Dairy girls

Using a restored, custom-mademilk float, two enterprising women have taken to the streets to deliver eco-friendly, refillable foods

Thursday, 30th January 2020 — By Dan Carrier

fair-well before launch

Meals on wheels: Claire Marchais, in front, and Jerrilee Quintana, aboard their customised milk float

THE low hum of a milk float trundling through the dawn streets might be just a nostalgic memory for many of us – but a Kentish Town-based firm has taken the concept and brought it into the 21st century.

As the climate crisis escalates, friends Claire Marchais and Jerrilee Quintana had long wondered how they could stop feeling so powerless and try to make a difference. The answer came when they considered the amount of plastic they were taking home from shopping each week.

Their answer is Fair Well – a converted milk float that delivers package free eco-friendly food to neighbourhoods.

The pair met two years ago while working in an e-commerce company.

“We often spoke about dreams we had to make the world a better place,” reveals Claire.

“We came up with the idea of a refill food delivery system. We looked at each other and said: ‘Yes, let’s do this’, though we had no idea how. We thought we’d find out.”

They decided a business model of yesteryear that had a proven track record could be the answer – so they bought a milk float.

“They sounded right for our uses and we thought it would be a nice idea to bring them back to our streets,” Claire adds.

The float, bought from a company that specialises in restoring the battery-powered vehicles, was adapted with the help of a friend who is a designer.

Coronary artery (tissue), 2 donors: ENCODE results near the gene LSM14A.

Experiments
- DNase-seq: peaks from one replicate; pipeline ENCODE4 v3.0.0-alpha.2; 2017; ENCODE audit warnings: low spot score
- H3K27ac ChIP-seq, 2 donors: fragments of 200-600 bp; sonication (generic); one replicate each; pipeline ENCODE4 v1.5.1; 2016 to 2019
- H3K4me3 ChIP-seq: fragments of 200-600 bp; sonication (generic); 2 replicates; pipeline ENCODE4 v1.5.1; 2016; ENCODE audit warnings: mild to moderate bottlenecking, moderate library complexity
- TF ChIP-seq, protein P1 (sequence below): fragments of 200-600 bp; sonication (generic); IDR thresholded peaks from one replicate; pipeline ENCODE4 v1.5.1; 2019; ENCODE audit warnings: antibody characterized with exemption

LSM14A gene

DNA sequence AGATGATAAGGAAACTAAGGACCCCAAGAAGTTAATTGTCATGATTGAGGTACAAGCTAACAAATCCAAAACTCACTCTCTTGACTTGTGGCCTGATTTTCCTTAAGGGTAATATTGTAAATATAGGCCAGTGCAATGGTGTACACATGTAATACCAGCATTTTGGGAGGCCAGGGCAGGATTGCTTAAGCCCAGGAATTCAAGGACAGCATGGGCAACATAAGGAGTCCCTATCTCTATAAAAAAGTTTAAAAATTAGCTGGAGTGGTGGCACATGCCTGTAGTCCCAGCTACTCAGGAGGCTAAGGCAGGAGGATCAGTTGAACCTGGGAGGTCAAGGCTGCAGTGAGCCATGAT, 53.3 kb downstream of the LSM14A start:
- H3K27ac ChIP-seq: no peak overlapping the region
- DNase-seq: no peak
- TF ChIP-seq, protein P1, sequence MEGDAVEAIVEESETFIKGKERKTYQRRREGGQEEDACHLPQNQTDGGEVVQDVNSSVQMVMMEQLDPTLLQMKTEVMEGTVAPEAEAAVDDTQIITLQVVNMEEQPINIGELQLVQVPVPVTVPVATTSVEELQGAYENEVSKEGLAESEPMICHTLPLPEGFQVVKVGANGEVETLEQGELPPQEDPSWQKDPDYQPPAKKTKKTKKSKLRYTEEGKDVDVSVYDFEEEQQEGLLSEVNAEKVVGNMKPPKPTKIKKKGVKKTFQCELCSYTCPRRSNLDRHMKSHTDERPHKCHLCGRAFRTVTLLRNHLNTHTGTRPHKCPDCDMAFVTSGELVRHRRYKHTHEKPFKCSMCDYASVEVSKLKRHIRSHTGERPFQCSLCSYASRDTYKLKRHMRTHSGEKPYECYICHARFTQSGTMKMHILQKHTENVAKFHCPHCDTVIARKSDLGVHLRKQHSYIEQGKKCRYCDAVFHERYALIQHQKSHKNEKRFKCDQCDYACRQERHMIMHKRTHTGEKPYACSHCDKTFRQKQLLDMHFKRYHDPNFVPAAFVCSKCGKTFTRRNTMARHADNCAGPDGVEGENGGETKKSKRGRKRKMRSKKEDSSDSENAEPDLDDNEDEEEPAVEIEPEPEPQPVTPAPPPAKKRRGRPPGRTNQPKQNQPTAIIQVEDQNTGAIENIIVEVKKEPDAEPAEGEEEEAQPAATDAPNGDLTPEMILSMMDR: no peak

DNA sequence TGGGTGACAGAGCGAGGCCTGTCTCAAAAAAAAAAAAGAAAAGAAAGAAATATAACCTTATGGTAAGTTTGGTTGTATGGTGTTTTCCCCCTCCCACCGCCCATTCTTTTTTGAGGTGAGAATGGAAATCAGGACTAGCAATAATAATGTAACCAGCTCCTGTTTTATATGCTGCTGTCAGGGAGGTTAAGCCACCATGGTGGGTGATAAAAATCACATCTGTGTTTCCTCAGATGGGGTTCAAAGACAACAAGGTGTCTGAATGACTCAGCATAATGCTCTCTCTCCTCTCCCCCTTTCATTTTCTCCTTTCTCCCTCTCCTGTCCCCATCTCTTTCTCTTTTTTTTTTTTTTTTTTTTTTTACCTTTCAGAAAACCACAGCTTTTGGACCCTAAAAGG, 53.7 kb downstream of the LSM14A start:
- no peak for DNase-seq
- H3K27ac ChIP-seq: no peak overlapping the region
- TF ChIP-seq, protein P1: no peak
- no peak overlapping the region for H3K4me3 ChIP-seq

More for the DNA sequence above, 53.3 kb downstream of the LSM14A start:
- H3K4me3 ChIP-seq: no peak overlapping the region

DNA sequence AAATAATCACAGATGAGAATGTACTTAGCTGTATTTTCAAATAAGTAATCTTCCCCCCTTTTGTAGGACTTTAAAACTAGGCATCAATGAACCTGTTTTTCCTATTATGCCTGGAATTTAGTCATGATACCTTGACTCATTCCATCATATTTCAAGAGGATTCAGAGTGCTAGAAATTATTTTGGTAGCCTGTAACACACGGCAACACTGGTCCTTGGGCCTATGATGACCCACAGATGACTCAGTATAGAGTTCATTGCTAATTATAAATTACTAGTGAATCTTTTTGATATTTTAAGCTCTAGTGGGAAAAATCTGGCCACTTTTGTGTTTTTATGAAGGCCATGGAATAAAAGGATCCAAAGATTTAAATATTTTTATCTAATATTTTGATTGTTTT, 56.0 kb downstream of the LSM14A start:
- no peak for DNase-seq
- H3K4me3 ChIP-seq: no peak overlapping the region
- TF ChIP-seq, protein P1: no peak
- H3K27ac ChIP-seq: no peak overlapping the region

Fair Well made its first delivery last July and is now is operating at almost full capacity on two set delivery days.

Customers book an hour slot for the float to arrive, and then other customers who live in the street can come and refill their packages at the same time.

Claire adds: “The key idea came from the problem of reducing the plastic we use. We both found it so frustrating when we were doing our shopping and the amount of plastic with products we buy regularly.

Customers queue up to fill up at the converted milk float

“We felt there was just no options to help us reduce the amount of plastic we use. It can be very hard to do so, and needs lots of motivation.

“And so many people do not have the option not to use their local supermarket. They have families, work full-time, with busy lives and not a lot of money to spend. We considered this as a starting point – a problem to solve.”

The milk round showed how it could work.

“This is a tried and tested system – we are doing something that the milkman used to do in the 1970s. It is a circular economy with no waste.

“And with the milkman, everything was super simple and convenient – you’d put your empties out the night before, and pick up the full bottles in the morning from your door step. I have my milk delivered and it is amazing.”

The reasons for the decline of the traditional milk round has much to do with supermarket-buying strategies and that supermarkets are happy to make a loss on milk to entice customers into their shops. It led to the demise of the milk float.

Fair Wells’ range of products focuses on items that supermarkets usually place in their middle sections – not fresh vegetables or frozen goods but grains, pulses, cereals, nuts and dried food. All this comes in a huge range of packaging that many consumers have so far not noticed as much as they would when they buy a broccoli in shrink-wrapped plastic. They also offer soap, shampoo and body wash – another plastic-hungry product.

The firm sources all its products from food co-operatives Suma and Infinity Foods – guaranteeing their stock is produced an environmentally friendly way by firms who treat their staff well.

Above all, the important thing is to be so convenient the customer does not notice it – and therefore create a business that could be rolled out across the country.

“We don’t want our customers to have to think about it too much – we want it to be simple, just a part of their daily lives,” says Claire.

“We know the scale of the crisis we face. We know there also has to be big answers to these questions.

“But by doing this, we hope we are planting a small seed which we hope will grow, and perhaps other people will follow suit when they see how this works.”

For more information, see: www.fair-well.co.uk or email hello@fair-well.co.uk

Related Articles